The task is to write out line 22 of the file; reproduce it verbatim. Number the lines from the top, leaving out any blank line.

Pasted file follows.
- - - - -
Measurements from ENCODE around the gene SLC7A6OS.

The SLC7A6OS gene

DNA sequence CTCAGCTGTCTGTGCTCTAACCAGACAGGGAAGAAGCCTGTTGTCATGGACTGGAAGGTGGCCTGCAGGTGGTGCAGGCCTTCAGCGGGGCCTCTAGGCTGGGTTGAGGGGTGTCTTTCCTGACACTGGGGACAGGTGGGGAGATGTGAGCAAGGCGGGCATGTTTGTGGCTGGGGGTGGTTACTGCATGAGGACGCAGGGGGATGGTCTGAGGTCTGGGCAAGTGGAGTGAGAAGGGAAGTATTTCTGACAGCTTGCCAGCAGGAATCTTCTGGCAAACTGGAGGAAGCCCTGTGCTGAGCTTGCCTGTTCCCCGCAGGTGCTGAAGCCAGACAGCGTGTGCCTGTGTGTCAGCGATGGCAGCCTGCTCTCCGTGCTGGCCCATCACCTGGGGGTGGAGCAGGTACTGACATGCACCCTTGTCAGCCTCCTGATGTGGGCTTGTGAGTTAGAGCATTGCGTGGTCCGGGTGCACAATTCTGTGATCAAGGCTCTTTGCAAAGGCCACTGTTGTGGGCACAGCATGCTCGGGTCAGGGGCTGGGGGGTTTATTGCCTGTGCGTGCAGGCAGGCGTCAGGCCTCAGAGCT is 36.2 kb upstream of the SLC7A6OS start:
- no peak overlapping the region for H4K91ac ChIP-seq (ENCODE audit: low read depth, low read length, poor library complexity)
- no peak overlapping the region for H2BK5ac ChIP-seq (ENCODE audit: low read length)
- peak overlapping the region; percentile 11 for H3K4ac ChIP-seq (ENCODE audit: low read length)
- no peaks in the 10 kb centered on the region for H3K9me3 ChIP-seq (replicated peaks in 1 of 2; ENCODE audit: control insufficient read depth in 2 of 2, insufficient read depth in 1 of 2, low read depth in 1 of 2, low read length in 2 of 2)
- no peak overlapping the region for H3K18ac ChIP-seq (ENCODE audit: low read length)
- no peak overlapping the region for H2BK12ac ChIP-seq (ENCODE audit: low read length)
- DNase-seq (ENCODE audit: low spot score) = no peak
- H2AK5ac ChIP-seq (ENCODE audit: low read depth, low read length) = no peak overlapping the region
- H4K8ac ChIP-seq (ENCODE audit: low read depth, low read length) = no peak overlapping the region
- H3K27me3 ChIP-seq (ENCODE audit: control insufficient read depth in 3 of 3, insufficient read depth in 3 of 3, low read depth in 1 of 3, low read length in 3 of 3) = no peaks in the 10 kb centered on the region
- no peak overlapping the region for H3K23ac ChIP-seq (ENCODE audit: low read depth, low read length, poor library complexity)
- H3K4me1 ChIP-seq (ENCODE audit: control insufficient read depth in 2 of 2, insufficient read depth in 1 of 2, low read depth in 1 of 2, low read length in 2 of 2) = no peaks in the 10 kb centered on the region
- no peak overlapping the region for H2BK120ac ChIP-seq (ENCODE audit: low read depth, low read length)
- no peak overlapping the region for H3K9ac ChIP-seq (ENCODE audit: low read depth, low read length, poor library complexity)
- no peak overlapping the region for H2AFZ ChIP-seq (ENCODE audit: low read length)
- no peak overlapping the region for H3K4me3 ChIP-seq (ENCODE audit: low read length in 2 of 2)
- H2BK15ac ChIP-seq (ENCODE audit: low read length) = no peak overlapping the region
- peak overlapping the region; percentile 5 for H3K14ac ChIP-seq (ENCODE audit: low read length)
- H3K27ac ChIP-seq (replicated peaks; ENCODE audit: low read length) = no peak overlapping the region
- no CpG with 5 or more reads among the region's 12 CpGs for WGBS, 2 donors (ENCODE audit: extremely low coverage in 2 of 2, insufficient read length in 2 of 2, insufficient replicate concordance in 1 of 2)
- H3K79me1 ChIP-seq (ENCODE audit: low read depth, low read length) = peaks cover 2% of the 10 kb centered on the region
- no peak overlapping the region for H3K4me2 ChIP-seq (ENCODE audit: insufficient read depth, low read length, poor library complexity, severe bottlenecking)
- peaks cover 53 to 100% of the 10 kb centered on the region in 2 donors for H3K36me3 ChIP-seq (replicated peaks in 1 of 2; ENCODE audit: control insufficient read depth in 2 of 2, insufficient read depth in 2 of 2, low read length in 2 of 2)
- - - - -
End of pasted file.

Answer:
- H3K27ac ChIP-seq (replicated peaks; ENCODE audit: low read length) = no peak overlapping the region